Let’s examine the TXU Power Play for the Dallas Stars (NHL). Since opening in 2001, TXU Energy has been the official energy provider of the American Airlines Center, home of the Dallas Mavericks NBA team and Dallas Stars NHL team. As a prominent energy provider, TXU brands themselves through a specific moment in hockey games, specifically the “power play.” Unique creations can create not only valuable assets for the future, but also help brands become more recognizable for the fans. Much like what we see with associating Hockey’s Power Play with an energy company.
Outside of unique or common assets, we must nod to one of the biggest-ticket assets: naming rights; entertainment venues. It’s become the norm for a stadium like Busch Stadium in St. Louis, or Citi Field in New York to carry corporate names as part of a major sponsorship deal There are exceptions to this when maintaining tradition is a priority, like Yankee Stadium. These instances are significantly less common, but arguably more iconic. The history of naming rights can be traced back to 1912 with Fenway Park. When the stadium opened in the Fenway neighborhood, the building’s owner (John Taylor) claimed the name was influenced by the area, but he also had a realty company named Fenway.
Types of Sponsorships
Two of the most common types of sponsorship in the sports & entertainment space fall under financial and in-kind. Each of these types influence the way a buyer will pay for the assets.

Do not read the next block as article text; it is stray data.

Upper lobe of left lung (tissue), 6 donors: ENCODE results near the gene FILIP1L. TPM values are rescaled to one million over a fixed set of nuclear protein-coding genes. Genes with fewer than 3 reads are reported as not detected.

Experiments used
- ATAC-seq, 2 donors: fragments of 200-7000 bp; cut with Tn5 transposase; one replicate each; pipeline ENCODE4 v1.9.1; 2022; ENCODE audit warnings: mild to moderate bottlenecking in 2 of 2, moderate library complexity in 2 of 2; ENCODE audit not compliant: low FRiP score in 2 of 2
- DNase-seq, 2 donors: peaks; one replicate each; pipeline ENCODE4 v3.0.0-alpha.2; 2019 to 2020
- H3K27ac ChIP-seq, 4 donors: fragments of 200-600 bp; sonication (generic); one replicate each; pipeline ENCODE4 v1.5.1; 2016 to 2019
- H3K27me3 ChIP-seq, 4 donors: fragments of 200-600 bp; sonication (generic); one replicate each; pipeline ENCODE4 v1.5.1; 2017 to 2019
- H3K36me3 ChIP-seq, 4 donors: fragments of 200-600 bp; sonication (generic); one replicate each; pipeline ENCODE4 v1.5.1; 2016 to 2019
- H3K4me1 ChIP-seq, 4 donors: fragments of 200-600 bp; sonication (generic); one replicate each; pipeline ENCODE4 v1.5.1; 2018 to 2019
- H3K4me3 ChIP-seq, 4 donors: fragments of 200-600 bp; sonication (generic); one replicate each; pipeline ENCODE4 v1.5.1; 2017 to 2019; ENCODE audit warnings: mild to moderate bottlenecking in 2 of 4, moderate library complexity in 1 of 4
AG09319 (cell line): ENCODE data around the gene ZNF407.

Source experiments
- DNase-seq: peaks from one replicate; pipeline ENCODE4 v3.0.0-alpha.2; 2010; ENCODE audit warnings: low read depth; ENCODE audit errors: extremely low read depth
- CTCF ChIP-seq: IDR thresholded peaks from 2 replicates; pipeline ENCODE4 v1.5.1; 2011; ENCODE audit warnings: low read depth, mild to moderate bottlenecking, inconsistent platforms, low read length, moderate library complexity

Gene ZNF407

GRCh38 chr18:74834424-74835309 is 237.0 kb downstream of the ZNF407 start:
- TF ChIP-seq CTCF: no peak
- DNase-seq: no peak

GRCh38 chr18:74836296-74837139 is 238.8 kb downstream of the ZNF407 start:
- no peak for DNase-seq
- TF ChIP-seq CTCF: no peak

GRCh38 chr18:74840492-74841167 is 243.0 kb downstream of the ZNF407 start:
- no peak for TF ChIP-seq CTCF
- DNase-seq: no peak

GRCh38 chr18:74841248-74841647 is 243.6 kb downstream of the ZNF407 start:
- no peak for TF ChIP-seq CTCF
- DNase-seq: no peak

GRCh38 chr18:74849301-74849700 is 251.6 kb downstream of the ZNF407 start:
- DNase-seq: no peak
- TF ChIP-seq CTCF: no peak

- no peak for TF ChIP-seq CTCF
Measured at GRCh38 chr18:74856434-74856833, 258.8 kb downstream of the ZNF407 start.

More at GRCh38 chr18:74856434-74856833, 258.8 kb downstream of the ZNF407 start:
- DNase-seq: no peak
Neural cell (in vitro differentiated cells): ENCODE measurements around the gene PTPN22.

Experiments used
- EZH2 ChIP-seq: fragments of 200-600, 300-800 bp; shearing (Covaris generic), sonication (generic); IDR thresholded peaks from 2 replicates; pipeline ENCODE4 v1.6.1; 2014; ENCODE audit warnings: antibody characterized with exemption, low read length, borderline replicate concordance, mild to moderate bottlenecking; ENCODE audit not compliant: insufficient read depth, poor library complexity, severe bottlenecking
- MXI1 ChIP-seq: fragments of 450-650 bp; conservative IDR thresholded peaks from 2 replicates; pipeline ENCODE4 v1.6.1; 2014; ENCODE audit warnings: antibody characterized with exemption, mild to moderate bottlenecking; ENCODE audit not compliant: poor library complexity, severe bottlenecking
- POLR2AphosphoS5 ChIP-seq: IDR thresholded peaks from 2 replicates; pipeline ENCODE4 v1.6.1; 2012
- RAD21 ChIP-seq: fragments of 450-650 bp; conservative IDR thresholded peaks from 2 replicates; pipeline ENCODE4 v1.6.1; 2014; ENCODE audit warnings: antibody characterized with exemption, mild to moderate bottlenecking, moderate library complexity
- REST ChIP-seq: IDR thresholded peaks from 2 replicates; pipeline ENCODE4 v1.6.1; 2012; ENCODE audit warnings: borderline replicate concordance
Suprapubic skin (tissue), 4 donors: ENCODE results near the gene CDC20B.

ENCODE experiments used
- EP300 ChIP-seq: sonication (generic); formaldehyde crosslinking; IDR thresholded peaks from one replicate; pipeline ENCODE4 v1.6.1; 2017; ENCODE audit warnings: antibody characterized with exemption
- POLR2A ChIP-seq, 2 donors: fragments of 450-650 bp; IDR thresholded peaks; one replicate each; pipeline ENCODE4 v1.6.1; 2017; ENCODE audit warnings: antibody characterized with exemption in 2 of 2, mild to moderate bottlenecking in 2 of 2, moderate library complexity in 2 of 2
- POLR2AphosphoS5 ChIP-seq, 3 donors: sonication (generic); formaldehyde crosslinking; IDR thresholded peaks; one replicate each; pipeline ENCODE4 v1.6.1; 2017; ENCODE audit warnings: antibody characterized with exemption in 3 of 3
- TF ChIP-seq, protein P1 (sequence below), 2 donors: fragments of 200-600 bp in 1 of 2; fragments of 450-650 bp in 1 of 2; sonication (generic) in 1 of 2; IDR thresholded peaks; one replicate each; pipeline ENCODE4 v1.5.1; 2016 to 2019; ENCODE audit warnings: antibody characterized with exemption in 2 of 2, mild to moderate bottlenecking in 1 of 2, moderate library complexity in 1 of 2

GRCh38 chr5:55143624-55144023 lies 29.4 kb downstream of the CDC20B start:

- Financial: Financial sponsorships are straightforward transactions. The seller will list out relevant assets with prices and legal verbiage and the buyer will pay the seller according to a stated cadence; up-front, annually, or other payment schedules agreed upon between the two parties.
- In-kind: In-kind sponsorships can become much more creative transactions. In this scenario, the buyer will trade goods or services of their own that have equivalent value to the assets the seller has. For how simple or complex sponsorship deals can be, the idea of traditional bartering has not been lost.
In-kind partnerships are often associated with something the team can physically use or consume. Travel and accommodation partners will often exchange their logistics and operations for partnership value with a team. Another example would be IT related companies, such as Microsoft, providing computers/tablets to be used by various teams.
Up to this point, we should have a firm understanding of what makes up a sponsorship deal. When dealing with asset mixes, it is important to not fit you or your organization into a box of what to sell. Think about the discussions you are in with your buyer or seller and what you both need to achieve. Be creative and plan unique assets for a partner, and most importantly how it will help you both achieve your objectives. You never know if what you create can be the next “naming rights” level asset.
We will look at the department structures, roles, and other personnel involved in the sponsorship process, so that everyone that needs to team up can work together to reach the established business objectives for a solid sponsorship deal.
KORE is the global leader in engagement marketing solutions, serving more than 200 professional teams and 850+ sports and entertainment properties worldwide, providing practical tools and services to harness customer data, facilitate sponsorship sales and activation, and create actionable insights.